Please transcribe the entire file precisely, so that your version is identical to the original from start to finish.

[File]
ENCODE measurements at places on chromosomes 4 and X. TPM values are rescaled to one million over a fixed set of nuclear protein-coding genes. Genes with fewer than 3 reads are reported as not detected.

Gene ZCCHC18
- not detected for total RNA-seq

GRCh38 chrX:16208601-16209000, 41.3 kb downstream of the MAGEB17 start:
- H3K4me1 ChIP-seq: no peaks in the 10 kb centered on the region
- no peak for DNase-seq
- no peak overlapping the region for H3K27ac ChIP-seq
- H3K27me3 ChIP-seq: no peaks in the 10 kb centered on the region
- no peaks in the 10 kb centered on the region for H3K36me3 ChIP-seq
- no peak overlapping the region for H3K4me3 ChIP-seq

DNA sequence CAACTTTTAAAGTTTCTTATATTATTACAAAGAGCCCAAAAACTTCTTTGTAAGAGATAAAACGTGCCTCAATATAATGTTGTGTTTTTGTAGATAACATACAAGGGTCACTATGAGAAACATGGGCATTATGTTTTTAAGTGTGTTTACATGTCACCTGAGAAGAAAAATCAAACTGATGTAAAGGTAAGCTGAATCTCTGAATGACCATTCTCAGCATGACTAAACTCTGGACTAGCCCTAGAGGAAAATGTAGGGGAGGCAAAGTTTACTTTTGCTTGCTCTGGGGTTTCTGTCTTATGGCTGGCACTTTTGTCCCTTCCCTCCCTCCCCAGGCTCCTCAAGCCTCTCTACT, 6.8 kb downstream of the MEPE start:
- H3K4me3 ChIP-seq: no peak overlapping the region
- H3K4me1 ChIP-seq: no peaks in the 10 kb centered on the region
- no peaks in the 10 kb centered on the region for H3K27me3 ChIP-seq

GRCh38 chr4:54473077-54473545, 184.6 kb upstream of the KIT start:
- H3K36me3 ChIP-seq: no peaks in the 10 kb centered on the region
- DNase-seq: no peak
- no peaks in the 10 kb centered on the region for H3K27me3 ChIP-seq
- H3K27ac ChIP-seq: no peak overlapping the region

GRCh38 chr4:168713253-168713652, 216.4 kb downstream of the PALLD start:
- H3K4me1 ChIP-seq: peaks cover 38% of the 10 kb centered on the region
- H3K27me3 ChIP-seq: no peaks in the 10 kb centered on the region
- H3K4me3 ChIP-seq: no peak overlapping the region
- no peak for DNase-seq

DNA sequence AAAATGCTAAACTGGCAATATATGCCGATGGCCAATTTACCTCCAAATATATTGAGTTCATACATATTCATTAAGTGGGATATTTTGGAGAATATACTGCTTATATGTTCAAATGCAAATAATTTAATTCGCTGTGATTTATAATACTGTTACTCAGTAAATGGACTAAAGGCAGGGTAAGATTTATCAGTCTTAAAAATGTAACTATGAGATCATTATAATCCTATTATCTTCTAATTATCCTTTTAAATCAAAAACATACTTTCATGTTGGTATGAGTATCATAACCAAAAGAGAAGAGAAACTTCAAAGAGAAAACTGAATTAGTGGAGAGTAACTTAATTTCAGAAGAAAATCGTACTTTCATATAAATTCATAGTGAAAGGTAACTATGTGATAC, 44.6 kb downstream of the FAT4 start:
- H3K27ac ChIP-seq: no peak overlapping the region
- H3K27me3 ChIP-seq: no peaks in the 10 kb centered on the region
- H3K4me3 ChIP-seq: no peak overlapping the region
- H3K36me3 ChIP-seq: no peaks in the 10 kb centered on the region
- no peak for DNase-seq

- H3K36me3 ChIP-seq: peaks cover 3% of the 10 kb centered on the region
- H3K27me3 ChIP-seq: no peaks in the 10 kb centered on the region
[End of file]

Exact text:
ENCODE measurements at places on chromosomes 4 and X. TPM values are rescaled to one million over a fixed set of nuclear protein-coding genes. Genes with fewer than 3 reads are reported as not detected.

Gene ZCCHC18
- not detected for total RNA-seq

GRCh38 chrX:16208601-16209000, 41.3 kb downstream of the MAGEB17 start:
- H3K4me1 ChIP-seq: no peaks in the 10 kb centered on the region
- no peak for DNase-seq
- no peak overlapping the region for H3K27ac ChIP-seq
- H3K27me3 ChIP-seq: no peaks in the 10 kb centered on the region
- no peaks in the 10 kb centered on the region for H3K36me3 ChIP-seq
- no peak overlapping the region for H3K4me3 ChIP-seq

DNA sequence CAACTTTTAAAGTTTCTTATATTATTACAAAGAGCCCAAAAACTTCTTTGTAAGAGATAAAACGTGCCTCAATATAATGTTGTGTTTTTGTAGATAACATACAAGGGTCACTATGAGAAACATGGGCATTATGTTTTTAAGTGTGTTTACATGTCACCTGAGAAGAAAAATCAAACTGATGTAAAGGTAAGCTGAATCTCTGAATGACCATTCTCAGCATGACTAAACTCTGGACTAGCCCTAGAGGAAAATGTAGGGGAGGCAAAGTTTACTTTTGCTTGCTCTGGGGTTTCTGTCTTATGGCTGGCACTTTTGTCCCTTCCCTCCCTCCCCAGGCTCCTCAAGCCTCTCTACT, 6.8 kb downstream of the MEPE start:
- H3K4me3 ChIP-seq: no peak overlapping the region
- H3K4me1 ChIP-seq: no peaks in the 10 kb centered on the region
- no peaks in the 10 kb centered on the region for H3K27me3 ChIP-seq

GRCh38 chr4:54473077-54473545, 184.6 kb upstream of the KIT start:
- H3K36me3 ChIP-seq: no peaks in the 10 kb centered on the region
- DNase-seq: no peak
- no peaks in the 10 kb centered on the region for H3K27me3 ChIP-seq
- H3K27ac ChIP-seq: no peak overlapping the region

GRCh38 chr4:168713253-168713652, 216.4 kb downstream of the PALLD start:
- H3K4me1 ChIP-seq: peaks cover 38% of the 10 kb centered on the region
- H3K27me3 ChIP-seq: no peaks in the 10 kb centered on the region
- H3K4me3 ChIP-seq: no peak overlapping the region
- no peak for DNase-seq

DNA sequence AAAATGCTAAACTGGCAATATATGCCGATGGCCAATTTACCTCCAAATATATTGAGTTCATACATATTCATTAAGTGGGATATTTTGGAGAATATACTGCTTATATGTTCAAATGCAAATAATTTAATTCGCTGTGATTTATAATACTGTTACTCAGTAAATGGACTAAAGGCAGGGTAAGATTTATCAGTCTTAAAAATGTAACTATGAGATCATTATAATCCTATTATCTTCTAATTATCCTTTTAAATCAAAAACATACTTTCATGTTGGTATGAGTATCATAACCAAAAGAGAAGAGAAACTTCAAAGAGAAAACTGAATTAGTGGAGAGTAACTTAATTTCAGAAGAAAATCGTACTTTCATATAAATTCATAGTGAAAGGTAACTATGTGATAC, 44.6 kb downstream of the FAT4 start:
- H3K27ac ChIP-seq: no peak overlapping the region
- H3K27me3 ChIP-seq: no peaks in the 10 kb centered on the region
- H3K4me3 ChIP-seq: no peak overlapping the region
- H3K36me3 ChIP-seq: no peaks in the 10 kb centered on the region
- no peak for DNase-seq

- H3K36me3 ChIP-seq: peaks cover 3% of the 10 kb centered on the region
- H3K27me3 ChIP-seq: no peaks in the 10 kb centered on the region